John Leo
Years ago an old friend, now deceased, was ordained a priest and joined a new community in the Midwest. My friend was homosexual, and it slowly dawned on me, on a visit out there, that the other priests in the house seemed to be gay too. So was the local bishop, according to the clerical grapevine.

I wish I could say I was overcome by an intense desire to figure out what was going on, but I wasn't. We pushed these things out of our minds in those days. Sample questions I could have asked my friend but didn't: Will straight priests feel welcome in this house, and if not, wasn't this place going to be a gay institution? What would that mean? And what are the chances that a houseful of like-minded, high-energy homosexual men would remain celibate? If they were sexually active, didn't this make them hypocrites, committing themselves publicly to a rule they were all ignoring?

Good questions, finally being asked throughout the Catholic Church. As the battle lines are now drawn, one side says that sexually active gay priests are a small percentage of the clergy, perhaps only 10 percent. The other side says the church has a severe long-term problem with a powerful "lavender mafia" of gay priests and bishops that controls many seminaries and undermines the integrity of the church by encouraging what the church forbids. Intentionally or not, the argument goes, this gay culture discourages straight recruits to the priesthood and gradually makes the clergy more heavily homosexual.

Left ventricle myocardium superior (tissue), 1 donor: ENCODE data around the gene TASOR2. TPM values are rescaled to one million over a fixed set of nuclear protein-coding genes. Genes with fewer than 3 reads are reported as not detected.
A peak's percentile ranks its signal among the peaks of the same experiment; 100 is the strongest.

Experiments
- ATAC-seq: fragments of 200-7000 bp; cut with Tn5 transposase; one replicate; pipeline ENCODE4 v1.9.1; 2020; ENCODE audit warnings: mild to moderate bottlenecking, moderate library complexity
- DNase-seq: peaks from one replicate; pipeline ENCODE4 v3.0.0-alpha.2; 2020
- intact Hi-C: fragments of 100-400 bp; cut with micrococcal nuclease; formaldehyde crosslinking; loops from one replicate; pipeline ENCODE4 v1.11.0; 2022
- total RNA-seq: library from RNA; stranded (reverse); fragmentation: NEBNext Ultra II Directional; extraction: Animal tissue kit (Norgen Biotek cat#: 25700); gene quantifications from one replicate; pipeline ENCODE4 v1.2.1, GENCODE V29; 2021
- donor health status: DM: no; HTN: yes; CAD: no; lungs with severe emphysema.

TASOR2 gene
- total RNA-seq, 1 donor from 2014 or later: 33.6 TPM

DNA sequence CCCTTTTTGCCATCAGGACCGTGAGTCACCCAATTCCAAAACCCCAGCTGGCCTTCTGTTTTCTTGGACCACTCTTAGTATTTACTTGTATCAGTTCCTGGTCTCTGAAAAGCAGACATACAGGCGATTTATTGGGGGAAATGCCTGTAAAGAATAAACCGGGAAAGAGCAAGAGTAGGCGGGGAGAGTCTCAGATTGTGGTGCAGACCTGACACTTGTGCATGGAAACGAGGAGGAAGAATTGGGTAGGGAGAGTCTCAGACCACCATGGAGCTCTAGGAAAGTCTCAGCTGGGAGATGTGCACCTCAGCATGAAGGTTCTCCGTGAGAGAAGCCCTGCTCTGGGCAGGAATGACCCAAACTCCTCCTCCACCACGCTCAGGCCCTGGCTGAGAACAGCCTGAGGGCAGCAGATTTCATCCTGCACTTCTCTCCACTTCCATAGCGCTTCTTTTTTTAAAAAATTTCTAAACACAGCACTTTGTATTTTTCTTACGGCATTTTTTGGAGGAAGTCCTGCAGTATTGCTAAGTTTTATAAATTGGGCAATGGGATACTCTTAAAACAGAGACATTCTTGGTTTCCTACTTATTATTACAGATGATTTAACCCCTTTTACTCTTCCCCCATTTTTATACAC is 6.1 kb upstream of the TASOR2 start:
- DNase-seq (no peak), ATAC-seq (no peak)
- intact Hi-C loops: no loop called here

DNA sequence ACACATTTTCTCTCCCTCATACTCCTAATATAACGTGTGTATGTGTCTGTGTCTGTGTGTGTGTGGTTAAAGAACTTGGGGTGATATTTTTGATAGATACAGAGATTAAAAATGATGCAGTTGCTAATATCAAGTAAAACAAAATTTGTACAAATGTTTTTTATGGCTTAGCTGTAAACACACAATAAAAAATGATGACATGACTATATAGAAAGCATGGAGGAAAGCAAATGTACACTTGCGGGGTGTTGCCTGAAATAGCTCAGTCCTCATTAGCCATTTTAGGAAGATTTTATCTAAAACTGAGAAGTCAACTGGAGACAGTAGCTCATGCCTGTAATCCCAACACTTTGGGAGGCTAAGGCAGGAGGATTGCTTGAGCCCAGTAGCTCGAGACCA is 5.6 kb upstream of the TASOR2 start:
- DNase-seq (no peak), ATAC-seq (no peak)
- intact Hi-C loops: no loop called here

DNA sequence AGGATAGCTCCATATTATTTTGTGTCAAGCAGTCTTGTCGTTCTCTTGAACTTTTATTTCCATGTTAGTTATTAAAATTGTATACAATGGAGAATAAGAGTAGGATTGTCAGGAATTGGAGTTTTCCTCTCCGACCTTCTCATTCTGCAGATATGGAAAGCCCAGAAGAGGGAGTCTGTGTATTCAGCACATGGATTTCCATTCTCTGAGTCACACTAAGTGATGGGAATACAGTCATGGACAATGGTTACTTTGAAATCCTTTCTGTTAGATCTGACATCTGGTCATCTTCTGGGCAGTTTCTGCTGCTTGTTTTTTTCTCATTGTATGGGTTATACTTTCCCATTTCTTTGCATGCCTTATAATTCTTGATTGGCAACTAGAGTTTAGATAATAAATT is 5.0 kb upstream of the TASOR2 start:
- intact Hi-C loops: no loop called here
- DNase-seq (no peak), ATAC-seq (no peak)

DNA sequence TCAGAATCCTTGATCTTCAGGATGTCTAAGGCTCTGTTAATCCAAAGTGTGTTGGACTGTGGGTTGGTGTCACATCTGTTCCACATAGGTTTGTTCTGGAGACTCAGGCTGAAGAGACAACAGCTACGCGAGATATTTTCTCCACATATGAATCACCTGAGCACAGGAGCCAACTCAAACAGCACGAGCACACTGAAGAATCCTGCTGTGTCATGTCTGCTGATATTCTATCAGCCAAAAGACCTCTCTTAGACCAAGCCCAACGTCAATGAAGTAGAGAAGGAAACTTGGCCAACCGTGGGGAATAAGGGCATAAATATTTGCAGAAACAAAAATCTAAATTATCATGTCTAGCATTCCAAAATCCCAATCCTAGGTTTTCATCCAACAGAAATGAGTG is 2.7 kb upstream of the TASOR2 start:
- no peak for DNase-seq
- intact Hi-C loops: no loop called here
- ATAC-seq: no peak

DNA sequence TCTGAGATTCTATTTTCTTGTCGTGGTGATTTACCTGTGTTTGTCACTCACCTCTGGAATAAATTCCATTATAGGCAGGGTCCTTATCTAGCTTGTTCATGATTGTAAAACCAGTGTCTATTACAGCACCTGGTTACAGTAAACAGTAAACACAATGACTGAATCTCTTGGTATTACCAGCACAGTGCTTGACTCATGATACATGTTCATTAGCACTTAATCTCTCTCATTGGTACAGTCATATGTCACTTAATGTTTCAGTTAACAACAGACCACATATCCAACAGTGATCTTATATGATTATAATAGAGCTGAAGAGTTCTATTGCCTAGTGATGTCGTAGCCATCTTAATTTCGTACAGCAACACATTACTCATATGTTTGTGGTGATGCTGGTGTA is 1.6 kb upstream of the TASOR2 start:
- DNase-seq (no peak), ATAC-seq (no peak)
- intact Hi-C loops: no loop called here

Bishop Wilton Gregory, the current head of the U.S. Conference of Catholic Bishops, recently said, "It's an ongoing struggle to make sure the Catholic priesthood is not dominated by homosexual men." Apprehension about gay domination of the church is now a top-level concern? Ordinary Catholics hadn't been told.

Still, it isn't exactly fresh news. The last cardinal in Boston, Humbertos Medeira, warned the Vatican in 1979 that a sharp increase in the number of gay seminarians meant a decline in straight seminarians. He said, "Where large numbers of homosexuals are present in a seminary, other homosexuals are quickly attracted." Straight applicants, he said, "tend to be repelled."

John Leo

John Leo is editor of and a former contributing editor at U.S. News and World Report.

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